Weather put a damper on 2013 beach revenues

Staff Writer

 A rainy summer meant there were fewer sunny days for beachgoers to enjoy Long Branch beaches, causing a decline in badge sales.  STAFF PHOTOGRAPHER ERIC SUCAR A rainy summer meant there were fewer sunny days for beachgoers to enjoy Long Branch beaches, causing a decline in badge sales. STAFF PHOTOGRAPHER ERIC SUCAR LONG BRANCH — After closing the books on the 2013 beach season, both Sea Bright and Long Branch took a dip in beach revenues.

Sea Bright officials put the blame for a $128,000 decline in beach badge sales on superstorm Sandy. However, Long Branch and county officials said respective declines of 5 percent and 3 percent in 2013 beach revenues was due to a rainy June.

“We’re way off,” Sea Bright Councilman Read Murphy said on Sept. 19. “We didn’t have the preseason sales because people didn’t expect us to be up and running, and people weren’t in town.”

According to Murphy, the borough collected $195,560 in daily badge sales in 2013, down from last year’s $294,244.

The borough also took a hit on seasonal badge sales in 2013, down to $19,230 from $27,295 in 2012.

The total for preseason sales was $46,175 in 2013, down from $68,120 in 2013.

For Murphy, the biggest factor in the decrease in revenue was the lack of beach parking.

“I didn’t have the daily sales because I have no place to park [beachgoers],” he said, adding that there were only 230 parking spaces after Sandy, as opposed to the usual 470.

While badge sales were down, Murphy said the borough beaches were not significantly smaller because of storm erosion. However, lifeguard stands and other equipment were destroyed during the storm.

He said the sand that was carried off the beaches by winds and storm surges was cleaned and spread back on the beaches.

“We’ve got a lot of work to do this winter,” he said. “We have a lot problems with open areas.”

The borough will benefit this year from a federally funded beach replenishment project, which will be completed prior to the 2014 beach season.

While Long Branch beach revenues also took a hit in 2013, Finance Director Ronald Mehlhorn Sr. said the city is happy with the total badge sales.

“It was down about 5 percent, which is great,” he said. “We cut the revenue anticipated in the budget by about 20 percent, so it is actually coming in more than we expected.”

According to Mehlhorn, the city took in approximately $1.7 million in beach revenues, falling about $100,000 short of last year’s record-setting year.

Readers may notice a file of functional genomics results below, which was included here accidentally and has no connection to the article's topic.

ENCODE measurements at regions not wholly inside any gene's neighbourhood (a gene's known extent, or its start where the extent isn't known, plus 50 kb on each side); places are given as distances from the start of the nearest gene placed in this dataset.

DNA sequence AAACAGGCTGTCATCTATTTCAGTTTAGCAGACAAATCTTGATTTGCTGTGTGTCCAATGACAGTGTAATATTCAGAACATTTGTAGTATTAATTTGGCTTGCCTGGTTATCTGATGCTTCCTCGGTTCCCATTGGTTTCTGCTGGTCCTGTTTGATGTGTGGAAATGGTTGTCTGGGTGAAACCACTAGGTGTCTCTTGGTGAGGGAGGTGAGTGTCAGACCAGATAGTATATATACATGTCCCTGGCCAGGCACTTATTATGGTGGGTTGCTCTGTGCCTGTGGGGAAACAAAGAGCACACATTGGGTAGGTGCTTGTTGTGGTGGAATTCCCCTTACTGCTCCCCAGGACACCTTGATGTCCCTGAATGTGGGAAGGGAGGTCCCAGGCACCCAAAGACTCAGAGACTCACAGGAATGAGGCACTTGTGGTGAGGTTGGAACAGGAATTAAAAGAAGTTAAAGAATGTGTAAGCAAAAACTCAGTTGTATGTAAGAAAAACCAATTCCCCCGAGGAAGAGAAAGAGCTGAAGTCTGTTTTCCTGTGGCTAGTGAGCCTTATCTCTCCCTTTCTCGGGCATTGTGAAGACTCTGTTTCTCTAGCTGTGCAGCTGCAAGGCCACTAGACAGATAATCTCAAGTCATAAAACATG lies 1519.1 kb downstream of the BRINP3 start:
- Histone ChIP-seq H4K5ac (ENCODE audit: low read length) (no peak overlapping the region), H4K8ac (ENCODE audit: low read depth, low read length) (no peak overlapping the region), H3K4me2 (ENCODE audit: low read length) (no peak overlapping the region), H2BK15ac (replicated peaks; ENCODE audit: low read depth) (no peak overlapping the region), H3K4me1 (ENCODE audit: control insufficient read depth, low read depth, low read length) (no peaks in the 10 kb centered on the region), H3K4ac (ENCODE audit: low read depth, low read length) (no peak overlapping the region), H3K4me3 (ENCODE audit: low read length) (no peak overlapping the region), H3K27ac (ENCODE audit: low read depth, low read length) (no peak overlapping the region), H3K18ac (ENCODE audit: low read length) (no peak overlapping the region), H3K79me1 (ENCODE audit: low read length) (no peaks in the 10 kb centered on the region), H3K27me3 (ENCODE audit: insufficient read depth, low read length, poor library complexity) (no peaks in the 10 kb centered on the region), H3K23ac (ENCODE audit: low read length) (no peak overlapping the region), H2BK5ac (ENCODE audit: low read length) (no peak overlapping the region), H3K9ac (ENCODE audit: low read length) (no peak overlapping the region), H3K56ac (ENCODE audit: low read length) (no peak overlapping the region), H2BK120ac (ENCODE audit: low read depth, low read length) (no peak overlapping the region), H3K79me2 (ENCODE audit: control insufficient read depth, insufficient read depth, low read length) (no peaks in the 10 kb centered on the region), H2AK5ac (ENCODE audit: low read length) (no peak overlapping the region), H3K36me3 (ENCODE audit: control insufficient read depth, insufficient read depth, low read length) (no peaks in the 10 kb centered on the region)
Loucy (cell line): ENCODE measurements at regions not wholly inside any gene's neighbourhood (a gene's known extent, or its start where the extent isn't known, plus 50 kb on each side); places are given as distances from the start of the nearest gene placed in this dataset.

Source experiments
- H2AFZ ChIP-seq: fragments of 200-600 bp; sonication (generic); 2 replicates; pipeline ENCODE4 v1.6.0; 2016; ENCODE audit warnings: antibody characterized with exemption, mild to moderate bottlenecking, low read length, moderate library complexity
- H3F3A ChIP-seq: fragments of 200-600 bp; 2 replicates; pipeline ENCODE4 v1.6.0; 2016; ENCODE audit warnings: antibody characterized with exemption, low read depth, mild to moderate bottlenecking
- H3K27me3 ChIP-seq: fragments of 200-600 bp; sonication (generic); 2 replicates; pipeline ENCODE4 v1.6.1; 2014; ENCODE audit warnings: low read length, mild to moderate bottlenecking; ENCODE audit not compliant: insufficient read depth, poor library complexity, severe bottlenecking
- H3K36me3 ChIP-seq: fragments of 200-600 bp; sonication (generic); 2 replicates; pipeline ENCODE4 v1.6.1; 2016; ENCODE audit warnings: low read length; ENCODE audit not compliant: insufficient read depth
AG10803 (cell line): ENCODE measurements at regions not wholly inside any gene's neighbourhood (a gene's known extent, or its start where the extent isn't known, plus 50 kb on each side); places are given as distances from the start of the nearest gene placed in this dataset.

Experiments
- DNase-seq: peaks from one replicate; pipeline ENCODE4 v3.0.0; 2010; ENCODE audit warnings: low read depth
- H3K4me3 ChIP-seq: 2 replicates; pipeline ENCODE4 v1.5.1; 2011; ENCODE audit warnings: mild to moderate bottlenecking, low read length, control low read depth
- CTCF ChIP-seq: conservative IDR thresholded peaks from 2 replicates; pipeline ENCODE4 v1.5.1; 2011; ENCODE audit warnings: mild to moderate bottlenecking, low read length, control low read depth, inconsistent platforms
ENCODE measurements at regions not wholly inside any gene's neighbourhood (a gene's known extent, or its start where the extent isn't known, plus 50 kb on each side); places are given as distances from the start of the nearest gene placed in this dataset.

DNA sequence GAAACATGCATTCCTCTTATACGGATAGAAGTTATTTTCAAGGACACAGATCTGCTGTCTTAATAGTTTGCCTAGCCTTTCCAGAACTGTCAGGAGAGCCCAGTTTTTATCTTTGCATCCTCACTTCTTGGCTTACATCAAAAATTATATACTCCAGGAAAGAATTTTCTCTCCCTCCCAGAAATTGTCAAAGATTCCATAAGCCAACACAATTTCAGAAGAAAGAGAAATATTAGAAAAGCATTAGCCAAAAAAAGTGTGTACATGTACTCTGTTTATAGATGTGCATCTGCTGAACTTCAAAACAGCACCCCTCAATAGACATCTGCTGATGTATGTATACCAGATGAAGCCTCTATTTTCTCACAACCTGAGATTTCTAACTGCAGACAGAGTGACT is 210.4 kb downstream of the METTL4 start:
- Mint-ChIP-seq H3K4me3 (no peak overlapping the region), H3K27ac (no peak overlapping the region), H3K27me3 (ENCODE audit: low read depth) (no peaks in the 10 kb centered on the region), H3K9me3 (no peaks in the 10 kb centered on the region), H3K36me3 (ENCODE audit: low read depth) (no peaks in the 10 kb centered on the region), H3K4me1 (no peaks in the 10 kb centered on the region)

Mehlhorn said he is happy with the revenue figures, despite not reaching last year’s $1.8 million revenue mark.

He said the main factor in the decreased revenues was the weather, not the impact of superstorm Sandy.

“It was really a great year with all that bad weather taken into account,” Mehlhorn said. “It was the weather that did it.”

Prior to the Memorial Day weekend kickoff to the beach season, there were questions as to how many of the city’s 15 beaches would have public access. However, temporary access was restored to all beaches by the middle of June.

Mehlhorn said the lower revenues are still a positive because there was a time when many beach openings were in question.

“Being down 5 percent from the record — that’s a great year,” he said. “You have to remember, after the storm and months into 2013, we didn’t even know what beaches we were going to open.”

Carl Jennings, the city’s recreation director, said in a Sept. 20 interview that he is also happy with the beach revenue figures for 2013.

“We didn’t reach the numbers that we reached last year, and last year we broke a record,” he added.

According to Jennings, there was some concern that the city’s beaches wouldn’t even be open this summer, since the superstorm destroyed the boardwalk, its supporting bluff and many public access points.

“The mayor, the department of public works and myself walking the beaches — we were very discouraged, thinking there was not going to be a beach year,” he said. “Because of the work of [the department of] public works and our beach staff, we put it together and we had a phenomenal season.”

Jennings said some of the damage to infrastructure resulting from the storm contributed to the down revenue.

The city will also benefit from the federal beach replenishment project, which will stretch from Sandy Hook to Manasquan Inlet. The project will begin this fall and conclude prior to the 2014 beach season.

Andrew Spears, superintendent of the Monmouth County Park System, said the county took in $1.04 million in revenues from badge sales and parking at Seven President’s Park in Long Branch in 2013, down 3 percent from last year.

“We attribute it to weather and the economy,” he said.